The 9V battery on each board powers the 8 ports for the board; so the wires are not that long - max is about 4 ft down to about 1 ft. I have that all already working. The only difference is that the previous board iteration powered the controller separately because firing a fuse was causing the controller to starve briefly and reset.

So in theory current limiting the firing circuit should fix that.

Which leads me to needing to know how big a deal the brief wattage above resistor capability is....

I'm happy to do more field testing when the fuses get to me...but I'll just be testing to see if the resistor explodes. Right? Seems like a valid question to ask here?

Apologies I'm not trying to waste folks' time - if there are other tests that would be material I'm happy to do them...

NodeMCU (3.3volt logic) + IRF540?
Did you test that @ 2Amp, and did that work?
Dropping 9volt to 3.3volt with a 100mA LP2950 for the whole board, including NodeMCU that needs 100mA with ~400mA peaks? Did the LP2950 survive that?
Which resistor. The 6ohm one in the sources?
Leo..

'm happy to do more field testing when the fuses get to me...but I'll just be testing to see if the resistor explodes. Right? Seems like a valid question to ask here?

The idea is unworkable to begin with. The energy from the battery either goes into heating the fuse, the resistor, or both. Energy that heats the resistor is completely wasted.

Come back when you have a genuine, rather than an imagined problem to solve.

My apologies for not having enough background to be worth your time.

I appreciate the attempted help anyway.

I think I will still be cautious - it sounds like you're saying I should make the problem genuine by just trying a lower watt rating and then coming back here if it explodes. I prefer a safer approach to build my understanding as I learn (I'm still a beginner).

I'll look elsewhere or try to devise safer ways to learn and test. I'm sorry if I'm misunderstanding what you're saying but I'm doing my best.

Thanks anyway for your efforts.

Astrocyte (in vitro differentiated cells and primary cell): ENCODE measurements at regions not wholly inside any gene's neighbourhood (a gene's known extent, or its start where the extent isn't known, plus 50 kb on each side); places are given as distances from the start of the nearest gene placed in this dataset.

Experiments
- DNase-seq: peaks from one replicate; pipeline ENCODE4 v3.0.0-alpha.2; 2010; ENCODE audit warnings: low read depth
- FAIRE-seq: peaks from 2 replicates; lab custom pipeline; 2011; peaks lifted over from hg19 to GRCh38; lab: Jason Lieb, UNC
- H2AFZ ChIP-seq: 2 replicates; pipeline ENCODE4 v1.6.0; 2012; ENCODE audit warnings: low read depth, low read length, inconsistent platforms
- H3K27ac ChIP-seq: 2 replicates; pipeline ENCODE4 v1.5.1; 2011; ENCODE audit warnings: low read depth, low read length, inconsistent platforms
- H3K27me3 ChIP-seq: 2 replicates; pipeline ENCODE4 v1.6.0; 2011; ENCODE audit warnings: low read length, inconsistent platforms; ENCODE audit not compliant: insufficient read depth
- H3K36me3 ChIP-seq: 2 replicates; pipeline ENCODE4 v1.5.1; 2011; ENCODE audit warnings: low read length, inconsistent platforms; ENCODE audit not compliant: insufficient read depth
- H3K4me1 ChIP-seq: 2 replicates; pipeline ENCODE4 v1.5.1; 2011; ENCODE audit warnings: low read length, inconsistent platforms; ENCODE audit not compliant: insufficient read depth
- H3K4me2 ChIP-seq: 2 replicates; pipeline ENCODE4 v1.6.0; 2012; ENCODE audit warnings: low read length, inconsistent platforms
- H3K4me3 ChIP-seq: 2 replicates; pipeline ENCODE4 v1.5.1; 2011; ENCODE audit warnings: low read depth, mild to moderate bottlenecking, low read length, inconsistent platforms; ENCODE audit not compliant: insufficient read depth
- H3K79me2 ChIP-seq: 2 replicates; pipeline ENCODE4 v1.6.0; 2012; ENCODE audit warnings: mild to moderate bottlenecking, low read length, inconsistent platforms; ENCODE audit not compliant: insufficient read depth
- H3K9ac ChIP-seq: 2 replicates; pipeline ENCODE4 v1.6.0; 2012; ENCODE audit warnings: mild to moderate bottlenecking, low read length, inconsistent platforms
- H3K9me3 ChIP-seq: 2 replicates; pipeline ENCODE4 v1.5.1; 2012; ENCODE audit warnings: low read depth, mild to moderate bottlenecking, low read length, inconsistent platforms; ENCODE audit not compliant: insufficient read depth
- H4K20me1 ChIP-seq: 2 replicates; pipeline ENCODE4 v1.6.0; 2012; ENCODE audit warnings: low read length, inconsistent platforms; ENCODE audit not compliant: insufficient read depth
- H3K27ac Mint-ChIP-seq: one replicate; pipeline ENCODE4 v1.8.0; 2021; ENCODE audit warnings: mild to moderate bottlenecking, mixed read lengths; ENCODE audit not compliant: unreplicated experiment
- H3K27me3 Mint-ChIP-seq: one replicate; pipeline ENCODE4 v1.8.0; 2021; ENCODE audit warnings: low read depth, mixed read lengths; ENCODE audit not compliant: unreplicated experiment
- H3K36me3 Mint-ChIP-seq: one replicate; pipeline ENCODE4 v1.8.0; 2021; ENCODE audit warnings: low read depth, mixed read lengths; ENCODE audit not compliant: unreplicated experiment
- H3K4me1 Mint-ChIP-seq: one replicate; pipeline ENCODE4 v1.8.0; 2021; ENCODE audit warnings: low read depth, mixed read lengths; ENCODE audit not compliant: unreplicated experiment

I confess to not knowing anything about firing fireworks. When my dad used commercial explosives the device he used to fire them used a capacitor charged to a high voltage. The capacitor was dumped across the detonator. High current for a short time. I guess if were doing what you are doing I'd try that approach.

Before going too far, I would take an oscilloscope and see what the voltage drop on the 9v battery itself was when pulling 2 amps for 2 seconds. Those batteries are not built for high-current applications and the internal resistance may give you problems.

Do you know how much current your control circuitry draws? Another approach might be to use a large value capacitor to hold up the voltage for that, fed from the battery through a diode (to prevent backflow) and resistor (to limit current spikes when first connected).

it sounds like you're saying I should make the problem genuine by just trying a lower watt rating

No, drop the resistor idea. Use an appropriate battery instead. Model rocket enthusiasts use an AA battery pack to ignite fuses.

It may be that a FRESH 9V block battery (with no resistor) would work for you in that particular situation and for the duration of the show, but you won't know until you try the experiment.

So it was a complete XY problem after all! :astonished:

One of the better examples thereof!

Hi,
Why not store the extra energy required for the instantaneous current for the e-fuse in a capacitor on the e-fuse side of the current limit resistor?

Have you got any circuit testing facilities on you firework control system?
That is before you fire, you test the continuity of the circuit?

Tom... :slight_smile: